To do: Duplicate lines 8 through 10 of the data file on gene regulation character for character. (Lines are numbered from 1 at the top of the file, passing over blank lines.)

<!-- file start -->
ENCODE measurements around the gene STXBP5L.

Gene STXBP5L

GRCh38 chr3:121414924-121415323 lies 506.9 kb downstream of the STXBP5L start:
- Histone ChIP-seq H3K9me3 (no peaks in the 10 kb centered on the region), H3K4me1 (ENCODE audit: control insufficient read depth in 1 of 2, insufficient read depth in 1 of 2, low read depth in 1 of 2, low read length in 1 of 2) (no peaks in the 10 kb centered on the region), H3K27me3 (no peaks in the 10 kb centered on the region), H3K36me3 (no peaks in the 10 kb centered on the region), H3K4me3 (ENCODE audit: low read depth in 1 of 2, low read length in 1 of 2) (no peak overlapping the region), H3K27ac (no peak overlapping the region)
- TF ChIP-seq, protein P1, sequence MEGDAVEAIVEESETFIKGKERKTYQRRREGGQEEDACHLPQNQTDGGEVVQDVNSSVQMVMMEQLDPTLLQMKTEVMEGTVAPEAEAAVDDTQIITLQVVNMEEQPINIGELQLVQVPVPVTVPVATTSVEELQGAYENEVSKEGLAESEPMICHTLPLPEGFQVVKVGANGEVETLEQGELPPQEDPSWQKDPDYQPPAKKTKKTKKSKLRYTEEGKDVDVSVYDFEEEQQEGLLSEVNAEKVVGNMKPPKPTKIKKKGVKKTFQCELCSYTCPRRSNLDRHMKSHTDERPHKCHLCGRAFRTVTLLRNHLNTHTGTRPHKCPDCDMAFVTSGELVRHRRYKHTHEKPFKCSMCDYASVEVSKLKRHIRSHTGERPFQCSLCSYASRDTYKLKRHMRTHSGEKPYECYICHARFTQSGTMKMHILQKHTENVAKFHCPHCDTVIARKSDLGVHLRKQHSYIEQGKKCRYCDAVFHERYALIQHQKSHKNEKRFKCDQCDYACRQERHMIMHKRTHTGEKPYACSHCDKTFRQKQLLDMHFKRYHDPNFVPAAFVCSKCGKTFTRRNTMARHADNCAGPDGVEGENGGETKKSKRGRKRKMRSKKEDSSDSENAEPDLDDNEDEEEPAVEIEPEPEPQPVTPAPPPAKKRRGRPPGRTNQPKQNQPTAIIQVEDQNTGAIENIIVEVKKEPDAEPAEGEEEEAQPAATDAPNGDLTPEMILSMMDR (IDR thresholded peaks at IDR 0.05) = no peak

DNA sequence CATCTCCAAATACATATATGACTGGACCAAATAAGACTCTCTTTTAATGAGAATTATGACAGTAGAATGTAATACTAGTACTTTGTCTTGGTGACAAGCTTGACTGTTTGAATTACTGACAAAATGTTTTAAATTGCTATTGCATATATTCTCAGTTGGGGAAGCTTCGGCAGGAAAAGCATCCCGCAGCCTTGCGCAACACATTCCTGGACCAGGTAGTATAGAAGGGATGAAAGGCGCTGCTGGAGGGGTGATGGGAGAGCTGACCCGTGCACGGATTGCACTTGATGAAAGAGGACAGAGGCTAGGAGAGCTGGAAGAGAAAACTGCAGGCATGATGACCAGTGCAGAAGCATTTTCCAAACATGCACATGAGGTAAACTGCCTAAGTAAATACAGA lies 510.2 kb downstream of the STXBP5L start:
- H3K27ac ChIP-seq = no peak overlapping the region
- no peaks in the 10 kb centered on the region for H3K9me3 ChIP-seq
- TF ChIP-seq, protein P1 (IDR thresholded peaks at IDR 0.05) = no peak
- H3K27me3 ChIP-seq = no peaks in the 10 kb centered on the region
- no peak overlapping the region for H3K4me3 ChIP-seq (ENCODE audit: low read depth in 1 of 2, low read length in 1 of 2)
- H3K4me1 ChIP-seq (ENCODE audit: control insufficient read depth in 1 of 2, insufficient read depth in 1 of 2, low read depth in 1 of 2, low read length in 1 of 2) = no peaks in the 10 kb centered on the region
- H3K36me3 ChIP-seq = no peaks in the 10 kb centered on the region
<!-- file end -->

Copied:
- no peaks in the 10 kb centered on the region for H3K9me3 ChIP-seq
- TF ChIP-seq, protein P1 (IDR thresholded peaks at IDR 0.05) = no peak
- H3K27me3 ChIP-seq = no peaks in the 10 kb centered on the region